The Crisis of the Third Century A.D. in the Roman Empire: A Modern Myth?
By Lukas De Blois
The Transformation of Economic Life under the Roman Empire, edited by L. de Blois and J. Rich (Brill, 2002)
Introduction: Until well into the seventies of the last century the third century A.D. was perceived as a period of crisis, a crisis which was already announced under the emperor Marcus Aurelius (AD 161-180), whose reign was characterised by warfare and epidemics.
Many observers saw the third century crisis as a decisive period of transition to Medieval History. In a highly rhetorical and suggestive passage in his Birth of the Western Economy, Robert Latouche describes the second and third quarters of the third century A.D. as “… a sinister age, the least known of the whole history of Rome…” and he tell us: “After the reign of the Severi we seem to plunge into a long tunnel, to emerge only at the beginning of the Late Empire under Diocletian, and when we step out again into daylight unfamiliar country lies all about us.”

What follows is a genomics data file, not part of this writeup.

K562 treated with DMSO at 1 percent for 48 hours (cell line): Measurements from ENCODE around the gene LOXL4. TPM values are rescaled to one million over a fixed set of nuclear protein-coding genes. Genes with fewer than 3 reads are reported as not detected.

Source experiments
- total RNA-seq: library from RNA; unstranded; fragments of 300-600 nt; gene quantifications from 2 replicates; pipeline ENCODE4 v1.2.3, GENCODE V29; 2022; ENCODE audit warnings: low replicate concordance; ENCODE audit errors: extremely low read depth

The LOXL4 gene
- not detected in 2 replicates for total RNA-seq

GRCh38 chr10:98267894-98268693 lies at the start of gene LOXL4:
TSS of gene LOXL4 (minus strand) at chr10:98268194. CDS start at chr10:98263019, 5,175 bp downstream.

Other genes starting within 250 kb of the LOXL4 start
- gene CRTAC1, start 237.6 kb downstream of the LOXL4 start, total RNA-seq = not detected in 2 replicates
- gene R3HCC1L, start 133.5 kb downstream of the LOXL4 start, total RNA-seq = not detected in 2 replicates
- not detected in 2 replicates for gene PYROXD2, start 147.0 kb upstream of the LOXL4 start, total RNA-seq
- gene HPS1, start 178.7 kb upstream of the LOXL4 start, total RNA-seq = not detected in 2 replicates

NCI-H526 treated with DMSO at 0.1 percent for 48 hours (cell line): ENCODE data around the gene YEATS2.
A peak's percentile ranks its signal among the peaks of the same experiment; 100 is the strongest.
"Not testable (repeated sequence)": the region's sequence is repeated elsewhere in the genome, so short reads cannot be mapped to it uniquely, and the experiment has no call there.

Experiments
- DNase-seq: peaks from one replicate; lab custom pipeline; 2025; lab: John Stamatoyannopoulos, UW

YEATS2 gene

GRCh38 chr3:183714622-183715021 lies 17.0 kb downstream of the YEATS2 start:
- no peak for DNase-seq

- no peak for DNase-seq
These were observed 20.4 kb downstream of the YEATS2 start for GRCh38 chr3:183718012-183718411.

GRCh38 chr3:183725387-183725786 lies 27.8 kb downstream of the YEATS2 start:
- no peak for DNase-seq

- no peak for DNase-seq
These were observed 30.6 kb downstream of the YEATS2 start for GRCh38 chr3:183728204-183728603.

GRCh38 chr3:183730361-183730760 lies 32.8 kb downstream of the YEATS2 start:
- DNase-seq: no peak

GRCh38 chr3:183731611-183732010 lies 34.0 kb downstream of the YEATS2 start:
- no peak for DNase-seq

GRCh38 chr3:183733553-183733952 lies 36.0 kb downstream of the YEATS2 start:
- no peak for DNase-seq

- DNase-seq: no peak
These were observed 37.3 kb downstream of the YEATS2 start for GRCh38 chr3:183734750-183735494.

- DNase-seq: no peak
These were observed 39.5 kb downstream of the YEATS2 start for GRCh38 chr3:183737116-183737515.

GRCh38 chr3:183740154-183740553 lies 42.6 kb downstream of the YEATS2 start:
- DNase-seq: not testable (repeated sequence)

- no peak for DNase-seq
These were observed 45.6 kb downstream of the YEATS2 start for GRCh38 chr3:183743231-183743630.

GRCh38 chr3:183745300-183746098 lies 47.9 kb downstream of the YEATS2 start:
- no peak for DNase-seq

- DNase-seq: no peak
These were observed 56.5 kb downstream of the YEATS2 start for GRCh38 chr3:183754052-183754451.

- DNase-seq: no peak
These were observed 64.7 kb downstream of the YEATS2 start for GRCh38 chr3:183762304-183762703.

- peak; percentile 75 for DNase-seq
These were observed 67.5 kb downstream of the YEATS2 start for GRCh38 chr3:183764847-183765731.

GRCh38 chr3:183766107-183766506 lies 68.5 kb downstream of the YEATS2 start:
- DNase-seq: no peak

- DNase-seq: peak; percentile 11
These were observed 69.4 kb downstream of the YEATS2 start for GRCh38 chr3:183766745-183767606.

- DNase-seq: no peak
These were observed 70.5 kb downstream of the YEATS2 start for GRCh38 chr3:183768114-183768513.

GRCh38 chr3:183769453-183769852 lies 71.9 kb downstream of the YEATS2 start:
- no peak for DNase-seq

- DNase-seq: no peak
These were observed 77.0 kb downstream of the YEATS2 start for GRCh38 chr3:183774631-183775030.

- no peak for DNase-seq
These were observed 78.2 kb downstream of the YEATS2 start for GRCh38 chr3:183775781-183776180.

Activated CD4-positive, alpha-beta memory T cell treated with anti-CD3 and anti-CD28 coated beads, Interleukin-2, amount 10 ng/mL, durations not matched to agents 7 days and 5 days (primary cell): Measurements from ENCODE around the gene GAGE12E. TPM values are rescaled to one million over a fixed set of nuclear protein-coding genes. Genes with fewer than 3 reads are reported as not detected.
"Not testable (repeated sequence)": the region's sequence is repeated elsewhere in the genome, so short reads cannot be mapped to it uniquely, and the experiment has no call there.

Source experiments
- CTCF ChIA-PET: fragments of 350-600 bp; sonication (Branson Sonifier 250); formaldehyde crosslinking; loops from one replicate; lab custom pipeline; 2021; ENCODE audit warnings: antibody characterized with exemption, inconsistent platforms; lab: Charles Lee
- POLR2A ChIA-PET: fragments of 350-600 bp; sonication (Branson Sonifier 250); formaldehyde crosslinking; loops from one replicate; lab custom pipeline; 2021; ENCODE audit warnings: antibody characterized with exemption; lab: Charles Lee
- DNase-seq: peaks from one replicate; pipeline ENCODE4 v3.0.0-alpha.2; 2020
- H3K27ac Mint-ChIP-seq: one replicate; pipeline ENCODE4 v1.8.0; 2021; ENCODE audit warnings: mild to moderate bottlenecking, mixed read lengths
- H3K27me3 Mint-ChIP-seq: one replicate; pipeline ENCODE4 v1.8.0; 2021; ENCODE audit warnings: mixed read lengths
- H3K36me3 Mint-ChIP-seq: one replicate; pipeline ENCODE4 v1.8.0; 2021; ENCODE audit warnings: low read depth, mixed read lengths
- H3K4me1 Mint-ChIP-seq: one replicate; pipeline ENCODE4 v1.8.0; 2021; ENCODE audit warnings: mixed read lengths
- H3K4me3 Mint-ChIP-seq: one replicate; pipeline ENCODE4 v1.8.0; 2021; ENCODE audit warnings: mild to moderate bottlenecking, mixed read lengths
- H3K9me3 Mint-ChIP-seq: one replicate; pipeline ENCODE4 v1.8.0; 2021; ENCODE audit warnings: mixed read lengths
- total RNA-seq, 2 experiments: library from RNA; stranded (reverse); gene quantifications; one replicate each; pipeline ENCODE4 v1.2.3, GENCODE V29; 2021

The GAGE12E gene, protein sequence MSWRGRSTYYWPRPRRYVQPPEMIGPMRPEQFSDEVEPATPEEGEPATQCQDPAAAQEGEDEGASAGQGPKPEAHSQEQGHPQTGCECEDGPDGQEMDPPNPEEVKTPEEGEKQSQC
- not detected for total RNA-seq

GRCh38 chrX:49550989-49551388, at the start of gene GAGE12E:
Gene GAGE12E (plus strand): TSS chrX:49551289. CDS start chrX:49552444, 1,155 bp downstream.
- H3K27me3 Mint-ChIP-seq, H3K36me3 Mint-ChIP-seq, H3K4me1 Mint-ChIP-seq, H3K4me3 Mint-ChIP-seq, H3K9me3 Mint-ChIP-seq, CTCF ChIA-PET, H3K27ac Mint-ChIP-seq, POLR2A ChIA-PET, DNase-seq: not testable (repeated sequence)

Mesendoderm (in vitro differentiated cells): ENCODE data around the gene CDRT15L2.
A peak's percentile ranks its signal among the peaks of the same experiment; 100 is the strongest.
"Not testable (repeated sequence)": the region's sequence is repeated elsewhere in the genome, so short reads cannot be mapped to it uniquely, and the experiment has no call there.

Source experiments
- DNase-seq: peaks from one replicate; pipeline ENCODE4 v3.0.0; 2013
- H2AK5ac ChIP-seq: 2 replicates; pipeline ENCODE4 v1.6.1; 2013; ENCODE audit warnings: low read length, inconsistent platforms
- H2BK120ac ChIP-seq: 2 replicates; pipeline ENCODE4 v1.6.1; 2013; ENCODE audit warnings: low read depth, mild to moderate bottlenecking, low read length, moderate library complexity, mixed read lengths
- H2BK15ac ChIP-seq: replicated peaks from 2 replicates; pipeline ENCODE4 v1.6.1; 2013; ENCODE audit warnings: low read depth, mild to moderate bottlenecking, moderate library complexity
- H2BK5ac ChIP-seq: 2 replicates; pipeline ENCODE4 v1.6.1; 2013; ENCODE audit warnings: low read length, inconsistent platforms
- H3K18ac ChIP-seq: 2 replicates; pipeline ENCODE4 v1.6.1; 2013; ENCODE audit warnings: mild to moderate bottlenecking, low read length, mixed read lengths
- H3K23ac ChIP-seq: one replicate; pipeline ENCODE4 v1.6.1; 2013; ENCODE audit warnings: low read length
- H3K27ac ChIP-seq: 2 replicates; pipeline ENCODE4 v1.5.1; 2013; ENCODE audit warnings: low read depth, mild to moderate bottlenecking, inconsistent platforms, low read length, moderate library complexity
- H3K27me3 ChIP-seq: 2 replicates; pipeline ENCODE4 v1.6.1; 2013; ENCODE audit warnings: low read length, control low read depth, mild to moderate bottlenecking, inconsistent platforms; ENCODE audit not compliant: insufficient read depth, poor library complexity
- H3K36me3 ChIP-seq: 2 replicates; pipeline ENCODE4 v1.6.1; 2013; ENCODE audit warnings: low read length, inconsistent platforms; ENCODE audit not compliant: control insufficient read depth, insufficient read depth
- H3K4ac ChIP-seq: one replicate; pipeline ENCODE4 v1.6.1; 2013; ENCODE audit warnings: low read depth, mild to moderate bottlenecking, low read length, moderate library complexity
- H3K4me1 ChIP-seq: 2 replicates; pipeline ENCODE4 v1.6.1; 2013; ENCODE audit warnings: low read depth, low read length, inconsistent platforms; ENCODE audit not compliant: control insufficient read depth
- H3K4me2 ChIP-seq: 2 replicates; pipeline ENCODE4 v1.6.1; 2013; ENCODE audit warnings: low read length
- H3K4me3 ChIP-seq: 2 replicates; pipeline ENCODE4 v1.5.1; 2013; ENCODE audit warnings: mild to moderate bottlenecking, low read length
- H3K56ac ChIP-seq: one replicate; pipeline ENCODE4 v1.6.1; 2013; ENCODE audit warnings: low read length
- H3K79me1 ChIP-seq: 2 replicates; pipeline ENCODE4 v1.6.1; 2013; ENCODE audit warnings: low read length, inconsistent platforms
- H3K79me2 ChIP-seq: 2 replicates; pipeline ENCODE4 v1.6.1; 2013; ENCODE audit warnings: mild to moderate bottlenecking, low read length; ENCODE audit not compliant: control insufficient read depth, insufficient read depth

In later decades the third century crisis was seen as a complex historical process, brought about by the interaction of many different factors. Geza Alfoldy summarises the various aspects of the crisis that dominated the history of the Roman Empire from 249 to 284 in nine points: the switching from the rule of an emperor to that of a military despot, the general instability, the growing power of the armies, the increasing influence of military provinces such as those along the Danube, social shifts, economic problems, the decrease in and unequal distribution of the population, a religious and moral crisis and invasions of foreign peoples in practically all border regions and even beyond, into the heartlands of the empire. He could have added the collapse of the existing monetary system, problems about the legitimacy and the ideological basis of imperial power, the decay of small and medium-size towns and the decay of the local euergesia and public services.